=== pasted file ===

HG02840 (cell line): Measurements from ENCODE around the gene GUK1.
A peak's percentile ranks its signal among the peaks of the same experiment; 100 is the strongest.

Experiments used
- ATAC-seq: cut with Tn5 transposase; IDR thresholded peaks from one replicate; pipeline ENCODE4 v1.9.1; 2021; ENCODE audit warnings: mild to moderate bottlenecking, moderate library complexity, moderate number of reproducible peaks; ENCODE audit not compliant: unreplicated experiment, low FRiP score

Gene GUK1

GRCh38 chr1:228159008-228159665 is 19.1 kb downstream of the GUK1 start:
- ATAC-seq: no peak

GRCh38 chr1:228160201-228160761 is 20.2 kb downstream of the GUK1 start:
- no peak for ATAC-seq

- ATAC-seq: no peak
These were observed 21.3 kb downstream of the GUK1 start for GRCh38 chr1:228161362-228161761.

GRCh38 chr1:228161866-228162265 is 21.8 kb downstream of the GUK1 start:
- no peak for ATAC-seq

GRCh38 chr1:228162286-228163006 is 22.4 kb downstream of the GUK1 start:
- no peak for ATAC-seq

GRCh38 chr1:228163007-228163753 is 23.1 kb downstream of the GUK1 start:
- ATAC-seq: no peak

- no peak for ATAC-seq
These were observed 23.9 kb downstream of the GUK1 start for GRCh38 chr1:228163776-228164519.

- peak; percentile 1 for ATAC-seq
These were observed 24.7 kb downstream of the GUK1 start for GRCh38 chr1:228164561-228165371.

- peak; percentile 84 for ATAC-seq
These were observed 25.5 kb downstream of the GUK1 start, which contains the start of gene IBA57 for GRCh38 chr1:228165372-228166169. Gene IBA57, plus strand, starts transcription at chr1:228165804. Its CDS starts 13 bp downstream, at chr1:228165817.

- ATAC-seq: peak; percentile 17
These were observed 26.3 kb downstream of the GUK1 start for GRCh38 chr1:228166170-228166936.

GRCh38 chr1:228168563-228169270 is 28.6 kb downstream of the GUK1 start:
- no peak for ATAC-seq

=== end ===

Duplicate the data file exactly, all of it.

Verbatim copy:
HG02840 (cell line): Measurements from ENCODE around the gene GUK1.
A peak's percentile ranks its signal among the peaks of the same experiment; 100 is the strongest.

Experiments used
- ATAC-seq: cut with Tn5 transposase; IDR thresholded peaks from one replicate; pipeline ENCODE4 v1.9.1; 2021; ENCODE audit warnings: mild to moderate bottlenecking, moderate library complexity, moderate number of reproducible peaks; ENCODE audit not compliant: unreplicated experiment, low FRiP score

Gene GUK1

GRCh38 chr1:228159008-228159665 is 19.1 kb downstream of the GUK1 start:
- ATAC-seq: no peak

GRCh38 chr1:228160201-228160761 is 20.2 kb downstream of the GUK1 start:
- no peak for ATAC-seq

- ATAC-seq: no peak
These were observed 21.3 kb downstream of the GUK1 start for GRCh38 chr1:228161362-228161761.

GRCh38 chr1:228161866-228162265 is 21.8 kb downstream of the GUK1 start:
- no peak for ATAC-seq

GRCh38 chr1:228162286-228163006 is 22.4 kb downstream of the GUK1 start:
- no peak for ATAC-seq

GRCh38 chr1:228163007-228163753 is 23.1 kb downstream of the GUK1 start:
- ATAC-seq: no peak

- no peak for ATAC-seq
These were observed 23.9 kb downstream of the GUK1 start for GRCh38 chr1:228163776-228164519.

- peak; percentile 1 for ATAC-seq
These were observed 24.7 kb downstream of the GUK1 start for GRCh38 chr1:228164561-228165371.

- peak; percentile 84 for ATAC-seq
These were observed 25.5 kb downstream of the GUK1 start, which contains the start of gene IBA57 for GRCh38 chr1:228165372-228166169. Gene IBA57, plus strand, starts transcription at chr1:228165804. Its CDS starts 13 bp downstream, at chr1:228165817.

- ATAC-seq: peak; percentile 17
These were observed 26.3 kb downstream of the GUK1 start for GRCh38 chr1:228166170-228166936.

GRCh38 chr1:228168563-228169270 is 28.6 kb downstream of the GUK1 start:
- no peak for ATAC-seq